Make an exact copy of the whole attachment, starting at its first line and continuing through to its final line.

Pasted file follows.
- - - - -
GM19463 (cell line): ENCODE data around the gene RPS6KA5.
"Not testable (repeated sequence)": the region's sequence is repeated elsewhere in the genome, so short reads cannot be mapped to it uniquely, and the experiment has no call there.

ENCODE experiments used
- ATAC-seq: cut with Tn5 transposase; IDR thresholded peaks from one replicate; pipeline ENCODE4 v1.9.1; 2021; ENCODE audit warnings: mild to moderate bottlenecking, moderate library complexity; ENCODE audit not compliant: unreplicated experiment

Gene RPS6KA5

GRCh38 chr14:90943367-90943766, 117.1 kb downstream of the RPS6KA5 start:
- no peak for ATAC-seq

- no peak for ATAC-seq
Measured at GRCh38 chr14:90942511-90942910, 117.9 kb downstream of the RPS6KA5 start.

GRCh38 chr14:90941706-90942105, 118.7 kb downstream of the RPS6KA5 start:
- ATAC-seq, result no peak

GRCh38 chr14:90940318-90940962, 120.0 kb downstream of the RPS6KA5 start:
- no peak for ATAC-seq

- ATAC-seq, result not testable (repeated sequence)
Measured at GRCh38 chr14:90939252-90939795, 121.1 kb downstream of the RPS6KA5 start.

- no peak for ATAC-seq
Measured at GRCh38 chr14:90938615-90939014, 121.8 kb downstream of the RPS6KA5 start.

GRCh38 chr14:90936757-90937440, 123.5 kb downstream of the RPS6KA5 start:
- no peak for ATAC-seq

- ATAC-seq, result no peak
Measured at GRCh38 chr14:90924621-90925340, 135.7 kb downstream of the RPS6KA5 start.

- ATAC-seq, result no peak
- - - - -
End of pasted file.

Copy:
GM19463 (cell line): ENCODE data around the gene RPS6KA5.
"Not testable (repeated sequence)": the region's sequence is repeated elsewhere in the genome, so short reads cannot be mapped to it uniquely, and the experiment has no call there.

ENCODE experiments used
- ATAC-seq: cut with Tn5 transposase; IDR thresholded peaks from one replicate; pipeline ENCODE4 v1.9.1; 2021; ENCODE audit warnings: mild to moderate bottlenecking, moderate library complexity; ENCODE audit not compliant: unreplicated experiment

Gene RPS6KA5

GRCh38 chr14:90943367-90943766, 117.1 kb downstream of the RPS6KA5 start:
- no peak for ATAC-seq

- no peak for ATAC-seq
Measured at GRCh38 chr14:90942511-90942910, 117.9 kb downstream of the RPS6KA5 start.

GRCh38 chr14:90941706-90942105, 118.7 kb downstream of the RPS6KA5 start:
- ATAC-seq, result no peak

GRCh38 chr14:90940318-90940962, 120.0 kb downstream of the RPS6KA5 start:
- no peak for ATAC-seq

- ATAC-seq, result not testable (repeated sequence)
Measured at GRCh38 chr14:90939252-90939795, 121.1 kb downstream of the RPS6KA5 start.

- no peak for ATAC-seq
Measured at GRCh38 chr14:90938615-90939014, 121.8 kb downstream of the RPS6KA5 start.

GRCh38 chr14:90936757-90937440, 123.5 kb downstream of the RPS6KA5 start:
- no peak for ATAC-seq

- ATAC-seq, result no peak
Measured at GRCh38 chr14:90924621-90925340, 135.7 kb downstream of the RPS6KA5 start.

- ATAC-seq, result no peak